Zef Eisenberg, the multiple land speed record holder, has been described as an inspirational character after he was killed during a British land speed record attempt at Elvington Airfield, near York.
The 47-year-old, who set more than 90 speed records on two- and four-wheels “injected his positivity into everyone he came in to contact with,” his family said in a statement.
“They, in turn, were left feeling upbeat and in an enlightened mood.”
Eisenberg was behind the wheel of his 1,200bhp Porsche 911, developed with his MadMax race team, when the accident happened on Thursday.
He was attempting to set a new British speed record when the car was reported to have veered off the Elvington runway part-way down the tarmac and flipped.
The cause of the crash is still being investigated by police, organisers and Motorsport UK, which governs speed record attempts.
Straightliners, an events company that organises speed record runs, including Eisenberg’s attempt on Thursday, said: “Zef was a much loved and valued member of the Straightliners family and he will be very sadly missed by us all.
“Zef was renowned for putting together an incredible team of people who helped him on his record-breaking land speed journey, there was never a dull moment when Zef and the MadMax team arrived.”
Since selling his Maximuscle nutrition company a decade ago, Eisenberg had become a prolific land speed record holder: building and developing his own machines and constantly seeking new challenges.
He and his team created record-breaking motorcycles, including a 234.01mph turbine-powered machine; and an electric bike. He set quad bike records, and had been developing his Porsche 911 for several years, setting records on tarmac, sand and snow.
Last year, he received the Royal Automobile Club’s Simms Medal for outstanding contribution to motoring innovation and, in an accompanying podcast with Motor Sport, explained the draw of record-breaking.
“My problem is: when is it enough?” He said. “I want to go further. If you can go 234mph, why not 244mph?”
Eisenberg had previously survived a 230mph accident at Elvington – thought to be Britain’s fastest motorcycle crash — during an attempt to beat his land speed record for a turbine-powered motorcycle in 2016.
He was described as a “true genius with unique talents,” in the family statement. “Eisenberg leaves behind a loving partner Mirella D’Antonio and two children. His parents and four siblings all adored him and followed his progress with great admiration.”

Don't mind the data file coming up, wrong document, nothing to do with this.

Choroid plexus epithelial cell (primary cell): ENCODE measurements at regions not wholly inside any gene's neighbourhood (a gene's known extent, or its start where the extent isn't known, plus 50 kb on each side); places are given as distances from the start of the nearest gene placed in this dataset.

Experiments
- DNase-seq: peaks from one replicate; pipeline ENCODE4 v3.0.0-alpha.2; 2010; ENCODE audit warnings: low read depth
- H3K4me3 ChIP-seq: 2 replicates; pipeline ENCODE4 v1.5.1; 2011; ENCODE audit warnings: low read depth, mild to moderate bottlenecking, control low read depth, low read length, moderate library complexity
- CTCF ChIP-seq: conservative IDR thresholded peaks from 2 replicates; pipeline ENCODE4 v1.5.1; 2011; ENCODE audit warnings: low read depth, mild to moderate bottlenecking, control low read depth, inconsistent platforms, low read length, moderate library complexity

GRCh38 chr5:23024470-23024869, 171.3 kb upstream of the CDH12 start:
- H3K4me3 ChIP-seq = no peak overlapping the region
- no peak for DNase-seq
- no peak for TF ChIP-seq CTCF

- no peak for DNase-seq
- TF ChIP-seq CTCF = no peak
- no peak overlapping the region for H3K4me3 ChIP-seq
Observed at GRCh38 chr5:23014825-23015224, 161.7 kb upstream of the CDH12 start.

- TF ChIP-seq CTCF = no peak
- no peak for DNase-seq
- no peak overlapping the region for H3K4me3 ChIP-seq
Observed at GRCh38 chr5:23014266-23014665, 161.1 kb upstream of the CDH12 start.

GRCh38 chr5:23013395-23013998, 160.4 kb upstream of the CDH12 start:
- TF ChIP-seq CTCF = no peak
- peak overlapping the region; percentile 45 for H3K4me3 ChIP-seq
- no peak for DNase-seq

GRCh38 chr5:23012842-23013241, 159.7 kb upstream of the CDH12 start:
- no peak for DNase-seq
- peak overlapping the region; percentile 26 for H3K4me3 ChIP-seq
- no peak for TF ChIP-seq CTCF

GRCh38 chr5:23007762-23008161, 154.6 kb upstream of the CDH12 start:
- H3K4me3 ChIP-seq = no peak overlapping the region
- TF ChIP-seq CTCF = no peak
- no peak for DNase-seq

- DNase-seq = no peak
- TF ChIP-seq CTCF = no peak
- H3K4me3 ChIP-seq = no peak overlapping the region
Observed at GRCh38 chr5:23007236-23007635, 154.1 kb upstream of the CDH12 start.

Born in North London, Eisenberg’s fascination with speed had been there since his schooldays, when he modified a bicycle with an electric motor, aged 15.
Taking up bodybuilding, he developed his own protein powder and founded the Maximuscle business, which was eventually sold to GlaxoSmithKline, in a deal agreed in 2010, worth £162m.
Setting up home in Guernsey, he turned his focus to speed and built the world’s fastest turbine motorbike, which set a Guinness record at 234.01mph.
It was during an attempt to break the record that Eisenberg survived what is thought to have been the world’s fastest motorbike crash — at Elvington airfield, where the turbine-powered machine failed to stop at 230mph
He shattered his pelvis, hip, femur and eight other bones, spending three months in hospital. Doctors told him that he would never walk again, but he spent six months learning to get back on his feet and, 12 months to the day of the crash, returned to Elvington on the rebuilt bike.
The speed records continued to rack up, as he pushed the boundaries further with his MadMax race team – his progress followed by the ITV SpeedFreaks programme.
He set new speed records on sand at Pendine, on two wheels and with the 1200bhp Porsche 911 Turbo that he was continuing to develop.
In the meantime, Eisenberg was also a supporter of projects at home on Guernsey, where the keen skateboarder led the build and maintenance of a 15,000 square-foot skate park for the community.
Eisenberg built an electric motorbike that set three world records in 2019, the same year that he was awarded the Simms Medal by the Royal Automobile Club last year, in recognition of his outstanding contribution to motoring innovation.
Last month, he was celebrating the first speed tests of his own muscle bike, the Eisenberg V8, and posted a picture, the day before his death, of his Porsche 911 being refuelled in anticipation of what would be his final record attempt.